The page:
A/D/O by MINI | Misha Kahn's Slimy World


Misha Kahn's Slimy World

In preparation for Slimeball at A/D/O, Misha Kahn’s Brooklyn studio has become a wild factory of dripping gooey furniture and oozing melty textures.

“Usually Halloween goes in a dark and spooky direction so, being a natural contrarian, it seemed like it would be fun to do a really colorful but gross project.” Misha explains the inspiration behind slime as the central theme. “There is still something drippy and nasty about it that feels very Halloween-y but then it is really colorful.”

“Slime is simultaneously nostalgic and contemporary. It is reminiscent of GAK and Nickelodeon while hitting on a current slime craze.”

Misha is acclaimed for his one-off textures and bizarre structures. His furniture and sculptures look like they have beamed in from an alien planet to the pristine galleries where they are typically shown. It stands out as excitingly unusual work amongst hyper-polished and over-produced pieces that are the mainstays of contemporary art fairs. With this exuberant flair Misha is creating a system of objects that form the slimescape and in their finish, embrace “the Tim Burton-esque DIY costume-making spirit” of Halloween.

Slime is simultaneously nostalgic and contemporary. It is reminiscent of GAK and Nickelodeon while hitting on a current slime craze. Dozens of YouTube accounts with millions of viewers are dedicated to a DIY slime-making culture. The videos are mysteriously mesmerizing. So are the   processes and objects Misha is creating.

In the labyrinth of his studio, every corner is alive with a component of the event, or a material experiment. A neon pink DJ booth in the shape of giant drips is drying underneath huge multi-colored lamp shades which look like melting ice cream. Dripping shot glasses sit waiting to be glazed and fired in the kiln perched in the back. Ottomans with cast resin legs are being welded and 3D “slime” fabric is being woven, from scratch, to cover them. A trial recipe of fuchsia slime jiggles in a Tupperware and glowing “jumbo hydro beads,” a Chinese product used to keep plants moist, are growing from pebble-sized beads into squishy peach-sized balls in a tub of water. A tactile jungle, everything is tempting to touch. So I do.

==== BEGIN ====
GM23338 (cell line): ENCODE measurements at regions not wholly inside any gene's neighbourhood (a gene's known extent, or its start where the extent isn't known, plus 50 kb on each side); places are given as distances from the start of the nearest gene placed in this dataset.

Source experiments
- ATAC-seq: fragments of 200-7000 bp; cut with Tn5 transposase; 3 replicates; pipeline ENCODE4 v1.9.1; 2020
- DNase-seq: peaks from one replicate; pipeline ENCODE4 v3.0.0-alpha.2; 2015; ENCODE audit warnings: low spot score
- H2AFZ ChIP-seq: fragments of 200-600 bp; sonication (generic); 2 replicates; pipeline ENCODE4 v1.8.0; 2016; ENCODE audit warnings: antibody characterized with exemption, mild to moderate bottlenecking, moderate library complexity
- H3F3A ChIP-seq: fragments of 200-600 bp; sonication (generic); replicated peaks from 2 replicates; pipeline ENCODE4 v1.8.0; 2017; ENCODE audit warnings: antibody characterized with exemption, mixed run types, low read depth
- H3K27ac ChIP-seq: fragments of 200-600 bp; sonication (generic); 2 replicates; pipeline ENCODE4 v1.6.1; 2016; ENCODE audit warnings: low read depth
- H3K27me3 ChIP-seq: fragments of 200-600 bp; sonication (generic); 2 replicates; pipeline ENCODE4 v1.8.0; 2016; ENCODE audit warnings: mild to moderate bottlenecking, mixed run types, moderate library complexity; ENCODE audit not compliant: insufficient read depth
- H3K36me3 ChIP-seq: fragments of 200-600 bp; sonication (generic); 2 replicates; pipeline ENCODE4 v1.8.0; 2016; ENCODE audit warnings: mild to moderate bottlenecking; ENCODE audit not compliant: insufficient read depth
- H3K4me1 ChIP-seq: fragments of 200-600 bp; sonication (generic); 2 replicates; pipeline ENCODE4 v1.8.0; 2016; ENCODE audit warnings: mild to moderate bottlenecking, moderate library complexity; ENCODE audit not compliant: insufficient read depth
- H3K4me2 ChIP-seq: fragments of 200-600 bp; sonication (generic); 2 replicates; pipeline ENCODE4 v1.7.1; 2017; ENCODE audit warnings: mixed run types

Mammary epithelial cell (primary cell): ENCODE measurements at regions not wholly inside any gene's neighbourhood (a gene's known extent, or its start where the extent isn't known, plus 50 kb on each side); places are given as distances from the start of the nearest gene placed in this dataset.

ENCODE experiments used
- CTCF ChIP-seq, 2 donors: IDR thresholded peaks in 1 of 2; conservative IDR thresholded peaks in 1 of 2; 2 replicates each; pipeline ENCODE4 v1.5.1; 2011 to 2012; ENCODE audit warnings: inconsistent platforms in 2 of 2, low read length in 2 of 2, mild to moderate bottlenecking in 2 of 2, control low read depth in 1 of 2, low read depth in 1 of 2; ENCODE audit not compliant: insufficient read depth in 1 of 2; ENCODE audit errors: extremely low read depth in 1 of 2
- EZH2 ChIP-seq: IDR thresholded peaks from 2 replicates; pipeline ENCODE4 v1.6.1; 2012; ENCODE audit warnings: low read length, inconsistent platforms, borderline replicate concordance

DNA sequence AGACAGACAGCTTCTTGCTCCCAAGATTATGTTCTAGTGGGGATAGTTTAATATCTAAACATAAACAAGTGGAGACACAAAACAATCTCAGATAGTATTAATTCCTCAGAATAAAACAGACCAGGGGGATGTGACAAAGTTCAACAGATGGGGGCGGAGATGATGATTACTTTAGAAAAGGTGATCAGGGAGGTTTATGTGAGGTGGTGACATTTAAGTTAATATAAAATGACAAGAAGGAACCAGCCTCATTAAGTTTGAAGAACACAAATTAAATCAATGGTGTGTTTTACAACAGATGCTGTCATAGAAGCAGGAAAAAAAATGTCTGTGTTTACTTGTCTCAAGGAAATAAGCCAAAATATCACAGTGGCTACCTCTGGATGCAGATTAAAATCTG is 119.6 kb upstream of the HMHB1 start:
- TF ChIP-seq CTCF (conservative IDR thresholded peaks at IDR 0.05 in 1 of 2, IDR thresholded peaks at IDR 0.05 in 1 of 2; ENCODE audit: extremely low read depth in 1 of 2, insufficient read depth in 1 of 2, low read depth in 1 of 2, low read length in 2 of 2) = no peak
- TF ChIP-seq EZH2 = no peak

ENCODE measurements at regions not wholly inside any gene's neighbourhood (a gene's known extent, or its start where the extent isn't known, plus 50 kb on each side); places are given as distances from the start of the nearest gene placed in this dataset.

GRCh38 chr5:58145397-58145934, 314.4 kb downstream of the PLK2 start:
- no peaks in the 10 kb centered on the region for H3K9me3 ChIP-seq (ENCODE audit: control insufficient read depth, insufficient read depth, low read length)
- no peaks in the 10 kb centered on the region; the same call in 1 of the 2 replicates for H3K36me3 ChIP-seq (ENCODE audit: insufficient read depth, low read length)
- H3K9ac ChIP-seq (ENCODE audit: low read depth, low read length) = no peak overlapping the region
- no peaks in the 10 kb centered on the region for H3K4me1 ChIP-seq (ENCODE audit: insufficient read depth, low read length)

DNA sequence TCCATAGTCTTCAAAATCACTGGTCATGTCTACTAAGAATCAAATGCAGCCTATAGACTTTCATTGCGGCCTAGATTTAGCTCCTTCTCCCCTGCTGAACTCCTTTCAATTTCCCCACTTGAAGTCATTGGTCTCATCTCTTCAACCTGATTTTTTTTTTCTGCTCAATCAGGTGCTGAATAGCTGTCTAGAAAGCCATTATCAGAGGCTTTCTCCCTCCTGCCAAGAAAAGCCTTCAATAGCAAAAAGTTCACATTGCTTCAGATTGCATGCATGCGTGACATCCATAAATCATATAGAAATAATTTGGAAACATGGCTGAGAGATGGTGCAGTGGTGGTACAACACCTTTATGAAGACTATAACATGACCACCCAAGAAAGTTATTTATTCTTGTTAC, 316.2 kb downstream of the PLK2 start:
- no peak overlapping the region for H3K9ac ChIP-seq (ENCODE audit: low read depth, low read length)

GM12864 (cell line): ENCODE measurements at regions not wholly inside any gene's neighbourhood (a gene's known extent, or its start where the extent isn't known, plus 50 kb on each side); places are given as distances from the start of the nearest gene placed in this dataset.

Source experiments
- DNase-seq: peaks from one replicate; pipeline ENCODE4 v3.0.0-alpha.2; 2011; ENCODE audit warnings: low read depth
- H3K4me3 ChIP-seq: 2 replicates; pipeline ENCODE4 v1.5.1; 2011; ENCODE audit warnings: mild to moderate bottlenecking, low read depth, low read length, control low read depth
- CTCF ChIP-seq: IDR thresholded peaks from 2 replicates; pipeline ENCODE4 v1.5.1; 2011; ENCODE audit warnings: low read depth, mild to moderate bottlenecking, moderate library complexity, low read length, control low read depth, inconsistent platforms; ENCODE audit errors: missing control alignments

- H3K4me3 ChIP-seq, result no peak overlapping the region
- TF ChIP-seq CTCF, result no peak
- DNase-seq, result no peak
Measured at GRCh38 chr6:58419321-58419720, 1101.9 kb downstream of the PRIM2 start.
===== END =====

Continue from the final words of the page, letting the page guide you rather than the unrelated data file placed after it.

Misha is enjoying himself, laughing and joking as he turns on an inflatable slime blob, that wiggles gently with the air. Misha describes this project as “An excuse to do things in a different way and try materials in ways that we never have.” The objects reflect his energy. They are strange and fun and trippy, and even crowded into the studio, they generate an ambiance of Halloween.

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